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Sunday June 22, 2014 MYT 12:00:00 AM
Sunday June 22, 2014 MYT 9:18:39 AM
by qishin tariq
Yearning To Know Why We're Here by Michael Cu Fua.
Impressions of opposite gender shine at Singapore-based artist Michael Cu Fua’s Klara exhibition.
THE ideal woman is often what painters of the female form aim for.
In his latest solo exhibition, Philippines-born Michael Cu Fua takes a cue from his homeland’s vision of the ideal woman, María Clara.
Clara, the heroine of author/national hero Jose Rizal’s classic novel Noli Me Tángere (Touch Me Not), is described to be the epitome of virtue, obedience, self-sacrifice and all those overbearing traits that make feminists grit their teeth.
With society’s change, the tradition-bound image portrayed by Clara has become outmoded.
Cu Fua says he wanted to update this ideal in his series of paintings titled Klara.
“Klara is a celebration of the modern woman. Times have changed, women have changed,” says Cu Fua.
To find the right muse for the series, the artist asked around for a Filipino model, and even interviewed candidates to make sure they were on his wavelength.
“The person I found was the perfect Klara, long haired and dark skinned. More importantly, she was well travelled and had a strong sense of who she was ... an independent individual,” shares Cu Fua during a chat at Feeka Coffee Roasters in Kuala Lumpur. The cafe/art space in town, which begun its own art exhibition programming recently, is hosting his first exhibition here.
Apart from questioning artificial gender demands, he also spoke about the mainstream celebrating female role models, self-identity and empowerment.
For the 44-year-old artist, his model’s choice to leave her motherland in search of work abroad was something that connected with him.
“I Ieft the Phillipines 24 years ago and moved to Singapore in search of greener pastures,” says Cu Fua, who is now a Singaporean citizen. He has been married to a Singaporean for the last 14 years.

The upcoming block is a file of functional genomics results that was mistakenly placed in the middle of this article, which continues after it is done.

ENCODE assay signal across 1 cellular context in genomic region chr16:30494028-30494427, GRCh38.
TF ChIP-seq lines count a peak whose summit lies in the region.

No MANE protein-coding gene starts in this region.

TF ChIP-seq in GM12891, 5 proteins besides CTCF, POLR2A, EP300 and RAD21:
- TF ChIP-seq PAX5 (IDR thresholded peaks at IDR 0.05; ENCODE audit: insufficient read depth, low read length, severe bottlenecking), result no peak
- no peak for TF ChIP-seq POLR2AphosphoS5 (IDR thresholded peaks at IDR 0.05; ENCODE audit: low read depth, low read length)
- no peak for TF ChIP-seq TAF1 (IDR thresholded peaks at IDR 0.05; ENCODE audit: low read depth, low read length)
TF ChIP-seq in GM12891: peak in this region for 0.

The notion of detachment and the sense of “place” is important narrative, as seen in Cu Fua’s figurative pieces.
While an architect by trade, Cu Fua made a point to focus on figure painting for his art, almost exclusively painting women.
“I’m not sure why, but it’s just comfortable for me. It’s more challenging to paint women,” he adds.
Cu Fua says he applies the same style to his art as to his architecture: seeking clean lines and using fine pens to create 3D texturing on his figures.
He reveals the Klara series also questions taboo and superstition, like how skulls are believed to be symbolic of death.
“My parents say skulls give bad luck, but for me they’re a reminder that you only live once,” he says, pointing out how several of his artworks – I’m Not Afraid Anymore, Only One Life and Here I Am – all featured animal skulls. For the Klara exhibition, which features 10 pieces, he kept most of the pieces “conventional” in terms of art material used (oil, acrylic, ink).
Meanwhile, the inclusion of The Smiths’ lyrics in various pieces was a nod to the fact he had the legendary British indie band’s music on loop while finishing this series.
Cu Fua reveals that he chose to have his exhibition at a cafe as it is a casual place to enjoy art and less elitist than a dedicated gallery.
“Like Morrissey, an artist needs to do small gigs and build a fan base before you have a concert. Or in a painter’s case, a museum exhibit,” jokes Cu Fua.
Michael Cu Fua’s exhibition Klara at Feeka Coffee Roasters, No.19, Jalan Mesui, Kuala Lumpur, runs till June 28. Feeka opens daily (9am to midnight). The gallery opens 9am to 7.30pm. Browse: www.facebook.com/feeka.coffeeroasters.
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